RoosterOnAStick wrote:Well, a number of Enlightenment thinkers thought otherwise and I agree with them. Humans are more inclined towards self-preservation and advancement over anything else. I think human nature has the capacity for the above things, but its inclination towards sin is what will take over for society at large if there is no governing force to keep it in check. This is part of Hobbes' foundation for his version of the Social Contract. Unlimited liberty to do anything will result in selfishness, barbarism, and basically all around chaos. As part of the Social Contract, the Government must agree to protect important rights of the people and give them equal freedoms. However, the people's part is that they must come together and agree that not all rights are truly "unlimited" and that a truly free society can't have unlimited freedoms for everyone because of the issue mentioned earlier. They must agree to have limitations on various freedoms and liberties, and both sides need to be in agreement as to what those limitations should be. The people then agree to give that over to the Government to arbitrate as an external authority (or as Hobbes put it a "coercive power"). Without said body that can adequately enforce these things and arbitrate disputes on these matters, and if the people do not respect the power that the authority has to do what it is meant to do in its part of the social contract, it all falls apart. Our responsibility is to come to an agreement on how we should limit ourselves and to agree that the government has the authority to act as a mediator and of course a coercive power to ensure that the limitations to liberties that we might simply like to have but are either not fundamental rights or will cause society as a whole to fall apart if we allowed them free reign. Individual liberty tempered by personal responsibility is the end of the bargain the People must hold up. If they do not, it is up to the Government to step in regarding those situations if they would cause too much disruption to society as a whole or violate fundamental rights.
'Cause you can't have freedom without chains, right?
You're treating people as though they need a leash...Fair enough. I agree. Everyone does when put to it, even if they'll say otherwise. It's funny, I just finished watching episode III, and I rolled my eyes when Obi-Wan says "only a Sith deals in absolutes", which is itself an absolute. It's same when people say we need freedom without limits. If you say "What about murdering someone", you'll get "Well, no. That's wrong". Unless the other person has mental issues, or is just plain evil/Sith. In which case you should back away slowly.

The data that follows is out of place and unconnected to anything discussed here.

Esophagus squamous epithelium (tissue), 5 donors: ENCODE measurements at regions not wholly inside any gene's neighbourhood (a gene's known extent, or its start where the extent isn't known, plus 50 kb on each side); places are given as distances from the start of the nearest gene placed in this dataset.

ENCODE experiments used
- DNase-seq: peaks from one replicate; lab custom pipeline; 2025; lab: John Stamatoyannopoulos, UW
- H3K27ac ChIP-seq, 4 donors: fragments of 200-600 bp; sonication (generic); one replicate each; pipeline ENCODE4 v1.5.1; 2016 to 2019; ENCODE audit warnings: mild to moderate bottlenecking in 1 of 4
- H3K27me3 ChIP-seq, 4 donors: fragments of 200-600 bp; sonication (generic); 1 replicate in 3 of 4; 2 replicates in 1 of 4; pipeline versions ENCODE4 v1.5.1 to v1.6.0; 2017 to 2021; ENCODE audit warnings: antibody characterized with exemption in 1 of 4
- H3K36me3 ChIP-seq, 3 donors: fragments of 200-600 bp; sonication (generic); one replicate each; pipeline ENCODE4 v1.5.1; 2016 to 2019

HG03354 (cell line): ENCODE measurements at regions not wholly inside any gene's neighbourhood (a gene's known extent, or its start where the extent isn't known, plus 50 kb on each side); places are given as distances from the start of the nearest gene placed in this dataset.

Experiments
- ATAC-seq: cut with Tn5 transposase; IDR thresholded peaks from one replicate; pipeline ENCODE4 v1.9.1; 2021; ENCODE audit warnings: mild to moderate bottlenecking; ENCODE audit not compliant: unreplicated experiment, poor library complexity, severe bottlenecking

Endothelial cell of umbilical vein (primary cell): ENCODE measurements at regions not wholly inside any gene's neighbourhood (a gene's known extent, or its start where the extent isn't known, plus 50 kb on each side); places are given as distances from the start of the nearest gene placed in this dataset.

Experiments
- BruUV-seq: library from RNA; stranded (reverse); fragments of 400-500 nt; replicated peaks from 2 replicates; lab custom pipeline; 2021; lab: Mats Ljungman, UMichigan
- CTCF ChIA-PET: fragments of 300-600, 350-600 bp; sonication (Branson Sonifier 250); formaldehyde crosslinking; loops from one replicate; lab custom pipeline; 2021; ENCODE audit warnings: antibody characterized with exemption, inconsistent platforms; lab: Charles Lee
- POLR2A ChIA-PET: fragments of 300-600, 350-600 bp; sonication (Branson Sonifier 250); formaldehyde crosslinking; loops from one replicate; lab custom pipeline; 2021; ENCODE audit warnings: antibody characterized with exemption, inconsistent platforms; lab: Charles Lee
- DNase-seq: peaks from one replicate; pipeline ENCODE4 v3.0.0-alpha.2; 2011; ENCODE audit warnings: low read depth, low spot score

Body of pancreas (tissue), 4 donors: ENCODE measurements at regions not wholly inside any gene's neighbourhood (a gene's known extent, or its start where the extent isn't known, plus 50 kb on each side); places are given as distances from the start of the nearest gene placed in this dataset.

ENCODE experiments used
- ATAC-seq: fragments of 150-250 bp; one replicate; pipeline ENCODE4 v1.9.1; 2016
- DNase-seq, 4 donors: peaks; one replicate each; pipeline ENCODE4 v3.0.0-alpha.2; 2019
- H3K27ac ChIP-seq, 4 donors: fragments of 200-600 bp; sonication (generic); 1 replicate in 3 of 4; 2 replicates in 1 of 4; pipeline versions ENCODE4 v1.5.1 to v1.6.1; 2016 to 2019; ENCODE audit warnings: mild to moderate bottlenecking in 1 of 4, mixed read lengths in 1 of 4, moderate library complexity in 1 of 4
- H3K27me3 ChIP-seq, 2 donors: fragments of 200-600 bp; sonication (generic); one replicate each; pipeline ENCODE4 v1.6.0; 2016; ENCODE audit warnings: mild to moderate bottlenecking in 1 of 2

Problem is, you're handing the other end of the leash to other people
, and seem to have no issues with that.
Succinctly, for myself I don't think the government, made up of humans, rife with corruption, and capricious as the seven winds, should get to be the moral authority of America. Nor the media, nor the pundits, ETC.
I do have an issue with equating discrimination as equal to murder, or theft, but I won't get into that.
What I don't get is...if I drove up to an auto shop that said "No Christians, discounts to liberal atheists!" I'd simply drive across the street to another auto shop and get on with my life. I would not cry "discrimination", I would not immediately report a heinous crime to the media so that everyone and their grandpa might join me in hating them, and I would not launch a crusade against them.
Because, hey, they have a right to be a jerk. This is America, not the middle east. You're not going to, or at least you shouldn't, get persecuted for your beliefs. Even if I don't like them. As long as you aren't hurting someone (and it is not my belief that bruised feelings count), I won't try and stop you. I won't pay for your life, but I won't go out of my way to try and harm you either.
And as I don't know them personally, or heck, know them from Adam, I'd reaaaaaaally have to try to care less about their opinion.
Like sit down, and really think about it, and come to the decision that I cared a little less about their opinion than five minutes ago.
I might get my feelings hurt if I walked by a business that said "Christians are idiots, haters welcome!" but, you know, I'd go buy some chicken nuggets, or maybe a Coke, and get over it. I might mention it in conversation at family gatherings, that we might all commiserate and then collectively get over it.
When I worked at The mart of Wal, the one time I ate in the lunch room (having promised a co-worker I'd meet him for a game of Smash Bros), the topic of said lunch period was, ironically, how judgmental Christians were, and how such jerks they could be.
It went on to how pastors were hypocrites, and got paid too much. The coworker I had met for lunch joined in, and said he'd broken friendships with people because they planned to be pastors. Even one of my bosses joined in, and said people couldn't tell someone how to believe in God.
And...I went on with my life and my job. Made friends (even with said boss), played Smash and in general shared in the bad time that is being part of the untrained labor force.
I never even considered reporting "discriminatory attitudes", because people should be allowed to have their opinion. Even a hurtful one. I did, however, take to eating lunch in my car. Which sort of illustrates my point.